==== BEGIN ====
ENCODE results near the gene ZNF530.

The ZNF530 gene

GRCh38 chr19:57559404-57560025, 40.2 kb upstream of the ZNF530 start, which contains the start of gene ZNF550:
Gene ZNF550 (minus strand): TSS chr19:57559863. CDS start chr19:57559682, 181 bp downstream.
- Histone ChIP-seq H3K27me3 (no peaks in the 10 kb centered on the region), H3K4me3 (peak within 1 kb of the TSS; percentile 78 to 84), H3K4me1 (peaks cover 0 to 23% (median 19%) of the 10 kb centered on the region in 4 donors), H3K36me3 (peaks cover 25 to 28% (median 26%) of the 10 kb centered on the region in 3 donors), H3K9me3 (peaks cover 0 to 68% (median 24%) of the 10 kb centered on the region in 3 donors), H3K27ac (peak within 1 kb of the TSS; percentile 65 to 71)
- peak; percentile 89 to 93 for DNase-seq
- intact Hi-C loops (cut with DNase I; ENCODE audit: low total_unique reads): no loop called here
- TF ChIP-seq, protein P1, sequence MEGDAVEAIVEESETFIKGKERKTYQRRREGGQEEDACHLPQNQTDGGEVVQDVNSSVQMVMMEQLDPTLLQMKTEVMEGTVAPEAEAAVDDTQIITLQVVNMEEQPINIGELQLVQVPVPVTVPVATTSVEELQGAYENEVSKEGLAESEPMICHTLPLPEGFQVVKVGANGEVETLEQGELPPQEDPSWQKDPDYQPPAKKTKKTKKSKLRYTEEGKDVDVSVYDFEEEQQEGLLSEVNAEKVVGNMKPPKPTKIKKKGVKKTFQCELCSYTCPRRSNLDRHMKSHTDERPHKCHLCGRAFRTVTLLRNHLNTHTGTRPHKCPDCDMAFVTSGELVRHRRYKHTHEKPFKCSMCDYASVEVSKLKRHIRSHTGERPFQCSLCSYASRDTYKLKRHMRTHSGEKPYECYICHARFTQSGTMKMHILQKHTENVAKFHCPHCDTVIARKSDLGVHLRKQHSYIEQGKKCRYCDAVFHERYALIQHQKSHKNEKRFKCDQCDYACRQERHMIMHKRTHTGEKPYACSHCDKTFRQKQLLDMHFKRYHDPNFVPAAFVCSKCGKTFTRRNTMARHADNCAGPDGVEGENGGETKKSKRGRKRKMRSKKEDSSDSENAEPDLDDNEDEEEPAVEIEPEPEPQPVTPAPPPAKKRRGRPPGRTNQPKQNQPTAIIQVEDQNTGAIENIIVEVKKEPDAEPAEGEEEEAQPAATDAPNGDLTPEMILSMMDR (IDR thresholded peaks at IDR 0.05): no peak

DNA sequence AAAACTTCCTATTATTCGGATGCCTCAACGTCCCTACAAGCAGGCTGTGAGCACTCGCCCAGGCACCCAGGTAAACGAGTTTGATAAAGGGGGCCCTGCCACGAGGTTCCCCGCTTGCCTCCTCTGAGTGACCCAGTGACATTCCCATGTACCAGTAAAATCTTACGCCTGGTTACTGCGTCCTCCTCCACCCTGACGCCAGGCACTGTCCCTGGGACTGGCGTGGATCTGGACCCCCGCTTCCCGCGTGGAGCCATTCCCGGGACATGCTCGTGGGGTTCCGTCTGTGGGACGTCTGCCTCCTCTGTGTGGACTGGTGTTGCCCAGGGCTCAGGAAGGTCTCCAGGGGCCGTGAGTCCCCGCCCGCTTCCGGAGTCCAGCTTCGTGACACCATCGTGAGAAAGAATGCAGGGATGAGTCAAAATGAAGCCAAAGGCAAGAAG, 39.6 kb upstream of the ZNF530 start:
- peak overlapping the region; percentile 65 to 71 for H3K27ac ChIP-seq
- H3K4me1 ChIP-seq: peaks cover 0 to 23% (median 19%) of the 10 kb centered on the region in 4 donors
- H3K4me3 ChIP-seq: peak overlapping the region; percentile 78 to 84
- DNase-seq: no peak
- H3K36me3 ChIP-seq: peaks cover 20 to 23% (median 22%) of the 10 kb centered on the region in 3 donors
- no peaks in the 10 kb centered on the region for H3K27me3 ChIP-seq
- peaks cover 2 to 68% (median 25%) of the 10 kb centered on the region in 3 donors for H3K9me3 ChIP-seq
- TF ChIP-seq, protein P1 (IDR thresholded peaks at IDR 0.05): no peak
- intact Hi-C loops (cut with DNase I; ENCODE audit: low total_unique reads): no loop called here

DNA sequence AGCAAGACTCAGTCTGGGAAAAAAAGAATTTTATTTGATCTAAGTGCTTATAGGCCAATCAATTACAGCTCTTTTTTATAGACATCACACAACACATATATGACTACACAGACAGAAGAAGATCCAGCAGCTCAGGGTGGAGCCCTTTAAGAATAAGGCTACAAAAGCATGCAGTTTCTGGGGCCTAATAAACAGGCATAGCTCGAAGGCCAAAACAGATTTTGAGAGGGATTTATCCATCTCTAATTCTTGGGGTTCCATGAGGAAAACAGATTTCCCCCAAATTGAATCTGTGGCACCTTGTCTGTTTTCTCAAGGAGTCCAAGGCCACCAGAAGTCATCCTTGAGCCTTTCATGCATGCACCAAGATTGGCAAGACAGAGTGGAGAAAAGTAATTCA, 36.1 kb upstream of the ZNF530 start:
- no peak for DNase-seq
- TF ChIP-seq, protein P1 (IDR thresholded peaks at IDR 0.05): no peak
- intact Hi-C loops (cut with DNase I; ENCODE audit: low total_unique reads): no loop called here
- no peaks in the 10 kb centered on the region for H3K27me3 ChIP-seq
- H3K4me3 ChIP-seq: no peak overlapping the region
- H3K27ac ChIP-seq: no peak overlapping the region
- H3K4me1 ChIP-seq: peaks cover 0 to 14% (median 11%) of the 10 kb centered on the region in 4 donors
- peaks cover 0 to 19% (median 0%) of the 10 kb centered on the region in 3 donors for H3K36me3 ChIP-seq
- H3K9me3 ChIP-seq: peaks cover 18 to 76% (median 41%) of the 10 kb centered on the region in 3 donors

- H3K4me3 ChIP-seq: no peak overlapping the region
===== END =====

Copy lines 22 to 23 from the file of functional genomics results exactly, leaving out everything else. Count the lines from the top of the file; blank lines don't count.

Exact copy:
- intact Hi-C loops (cut with DNase I; ENCODE audit: low total_unique reads): no loop called here
- no peaks in the 10 kb centered on the region for H3K27me3 ChIP-seq